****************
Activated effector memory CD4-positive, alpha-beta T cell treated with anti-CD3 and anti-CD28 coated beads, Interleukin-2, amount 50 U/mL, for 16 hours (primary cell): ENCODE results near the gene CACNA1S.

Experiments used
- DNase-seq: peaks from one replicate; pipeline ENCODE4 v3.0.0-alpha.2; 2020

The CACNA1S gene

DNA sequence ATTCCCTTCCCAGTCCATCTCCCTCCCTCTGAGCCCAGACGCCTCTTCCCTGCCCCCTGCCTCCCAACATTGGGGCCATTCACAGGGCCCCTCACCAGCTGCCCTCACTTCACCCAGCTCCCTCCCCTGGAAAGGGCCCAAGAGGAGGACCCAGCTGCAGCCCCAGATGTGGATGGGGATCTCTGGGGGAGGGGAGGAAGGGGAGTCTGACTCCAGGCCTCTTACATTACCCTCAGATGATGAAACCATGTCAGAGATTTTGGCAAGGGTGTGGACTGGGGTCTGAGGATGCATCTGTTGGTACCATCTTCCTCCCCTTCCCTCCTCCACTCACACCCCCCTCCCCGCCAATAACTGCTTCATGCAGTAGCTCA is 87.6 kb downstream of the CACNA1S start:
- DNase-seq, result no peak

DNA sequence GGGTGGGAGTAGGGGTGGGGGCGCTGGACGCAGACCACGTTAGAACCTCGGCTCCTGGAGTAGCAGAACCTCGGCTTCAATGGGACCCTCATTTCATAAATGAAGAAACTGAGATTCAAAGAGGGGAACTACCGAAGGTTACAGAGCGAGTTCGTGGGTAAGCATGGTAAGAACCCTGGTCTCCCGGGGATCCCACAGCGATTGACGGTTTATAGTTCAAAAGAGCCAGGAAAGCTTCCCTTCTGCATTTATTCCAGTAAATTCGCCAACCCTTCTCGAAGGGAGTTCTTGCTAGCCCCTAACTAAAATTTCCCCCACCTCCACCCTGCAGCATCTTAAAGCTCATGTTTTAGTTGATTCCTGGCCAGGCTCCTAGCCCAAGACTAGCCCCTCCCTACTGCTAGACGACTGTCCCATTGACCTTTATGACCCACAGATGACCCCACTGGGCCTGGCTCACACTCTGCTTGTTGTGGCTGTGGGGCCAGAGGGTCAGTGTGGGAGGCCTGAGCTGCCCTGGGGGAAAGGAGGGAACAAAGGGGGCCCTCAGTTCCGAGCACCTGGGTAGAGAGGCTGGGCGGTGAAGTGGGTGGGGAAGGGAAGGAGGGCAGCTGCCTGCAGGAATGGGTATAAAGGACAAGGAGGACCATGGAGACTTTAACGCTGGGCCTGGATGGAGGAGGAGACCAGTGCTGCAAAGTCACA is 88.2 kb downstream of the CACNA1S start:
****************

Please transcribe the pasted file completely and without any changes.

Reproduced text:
Activated effector memory CD4-positive, alpha-beta T cell treated with anti-CD3 and anti-CD28 coated beads, Interleukin-2, amount 50 U/mL, for 16 hours (primary cell): ENCODE results near the gene CACNA1S.

Experiments used
- DNase-seq: peaks from one replicate; pipeline ENCODE4 v3.0.0-alpha.2; 2020

The CACNA1S gene

DNA sequence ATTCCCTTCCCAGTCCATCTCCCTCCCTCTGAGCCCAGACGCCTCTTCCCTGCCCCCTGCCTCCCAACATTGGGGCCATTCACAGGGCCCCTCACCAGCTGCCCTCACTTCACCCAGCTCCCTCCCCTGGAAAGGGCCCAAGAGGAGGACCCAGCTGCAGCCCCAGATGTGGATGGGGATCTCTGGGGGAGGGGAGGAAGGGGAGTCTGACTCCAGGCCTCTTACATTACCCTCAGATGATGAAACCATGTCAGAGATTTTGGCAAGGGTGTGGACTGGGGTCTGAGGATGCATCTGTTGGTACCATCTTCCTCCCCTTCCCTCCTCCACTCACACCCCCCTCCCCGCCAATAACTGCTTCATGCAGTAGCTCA is 87.6 kb downstream of the CACNA1S start:
- DNase-seq, result no peak

DNA sequence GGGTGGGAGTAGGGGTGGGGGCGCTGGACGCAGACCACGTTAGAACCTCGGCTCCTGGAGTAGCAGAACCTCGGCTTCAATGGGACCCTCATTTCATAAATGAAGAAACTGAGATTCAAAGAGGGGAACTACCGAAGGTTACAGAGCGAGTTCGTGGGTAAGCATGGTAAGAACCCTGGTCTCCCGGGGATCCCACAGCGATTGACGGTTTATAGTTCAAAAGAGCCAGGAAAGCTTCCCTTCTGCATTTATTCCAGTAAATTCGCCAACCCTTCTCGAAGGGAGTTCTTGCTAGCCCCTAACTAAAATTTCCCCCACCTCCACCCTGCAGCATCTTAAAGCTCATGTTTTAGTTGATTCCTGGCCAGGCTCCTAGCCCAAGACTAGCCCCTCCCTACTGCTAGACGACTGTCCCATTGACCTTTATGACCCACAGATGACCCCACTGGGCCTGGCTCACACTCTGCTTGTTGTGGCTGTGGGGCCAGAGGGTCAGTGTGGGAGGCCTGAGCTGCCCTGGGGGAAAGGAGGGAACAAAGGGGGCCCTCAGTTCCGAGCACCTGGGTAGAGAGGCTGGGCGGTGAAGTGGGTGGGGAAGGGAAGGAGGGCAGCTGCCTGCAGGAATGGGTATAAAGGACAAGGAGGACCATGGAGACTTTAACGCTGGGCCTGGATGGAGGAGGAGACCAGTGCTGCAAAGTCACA is 88.2 kb downstream of the CACNA1S start: